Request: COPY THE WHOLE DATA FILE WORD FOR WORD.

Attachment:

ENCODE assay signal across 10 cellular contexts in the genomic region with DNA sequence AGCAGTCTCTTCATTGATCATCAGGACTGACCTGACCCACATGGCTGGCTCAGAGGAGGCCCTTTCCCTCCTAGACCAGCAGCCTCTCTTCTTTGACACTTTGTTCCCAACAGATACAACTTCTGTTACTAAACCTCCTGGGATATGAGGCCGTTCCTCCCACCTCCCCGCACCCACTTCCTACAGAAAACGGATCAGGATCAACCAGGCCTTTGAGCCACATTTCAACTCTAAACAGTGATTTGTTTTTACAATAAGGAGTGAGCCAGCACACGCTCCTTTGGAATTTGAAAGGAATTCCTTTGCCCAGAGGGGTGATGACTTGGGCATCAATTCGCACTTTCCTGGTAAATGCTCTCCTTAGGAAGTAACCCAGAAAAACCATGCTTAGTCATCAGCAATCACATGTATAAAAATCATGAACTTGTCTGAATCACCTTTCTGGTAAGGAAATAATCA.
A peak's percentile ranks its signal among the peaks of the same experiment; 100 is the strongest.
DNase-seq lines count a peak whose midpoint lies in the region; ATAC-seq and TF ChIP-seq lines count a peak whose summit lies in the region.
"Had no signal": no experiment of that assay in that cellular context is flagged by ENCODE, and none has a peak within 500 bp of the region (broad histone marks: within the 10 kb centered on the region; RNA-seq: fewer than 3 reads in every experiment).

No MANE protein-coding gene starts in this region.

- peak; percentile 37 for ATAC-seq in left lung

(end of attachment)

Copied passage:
ENCODE assay signal across 10 cellular contexts in the genomic region with DNA sequence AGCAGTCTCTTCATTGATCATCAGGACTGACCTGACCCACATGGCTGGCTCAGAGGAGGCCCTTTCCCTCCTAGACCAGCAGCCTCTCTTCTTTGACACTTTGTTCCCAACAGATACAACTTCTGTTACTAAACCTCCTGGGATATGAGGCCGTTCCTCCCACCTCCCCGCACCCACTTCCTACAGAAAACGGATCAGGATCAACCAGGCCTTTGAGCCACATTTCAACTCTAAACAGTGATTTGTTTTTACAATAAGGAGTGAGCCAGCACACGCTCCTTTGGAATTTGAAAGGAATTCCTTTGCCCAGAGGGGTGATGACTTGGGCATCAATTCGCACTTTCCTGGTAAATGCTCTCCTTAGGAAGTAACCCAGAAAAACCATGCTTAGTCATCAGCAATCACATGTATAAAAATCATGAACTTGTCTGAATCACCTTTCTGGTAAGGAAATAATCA.
A peak's percentile ranks its signal among the peaks of the same experiment; 100 is the strongest.
DNase-seq lines count a peak whose midpoint lies in the region; ATAC-seq and TF ChIP-seq lines count a peak whose summit lies in the region.
"Had no signal": no experiment of that assay in that cellular context is flagged by ENCODE, and none has a peak within 500 bp of the region (broad histone marks: within the 10 kb centered on the region; RNA-seq: fewer than 3 reads in every experiment).

No MANE protein-coding gene starts in this region.

- peak; percentile 37 for ATAC-seq in left lung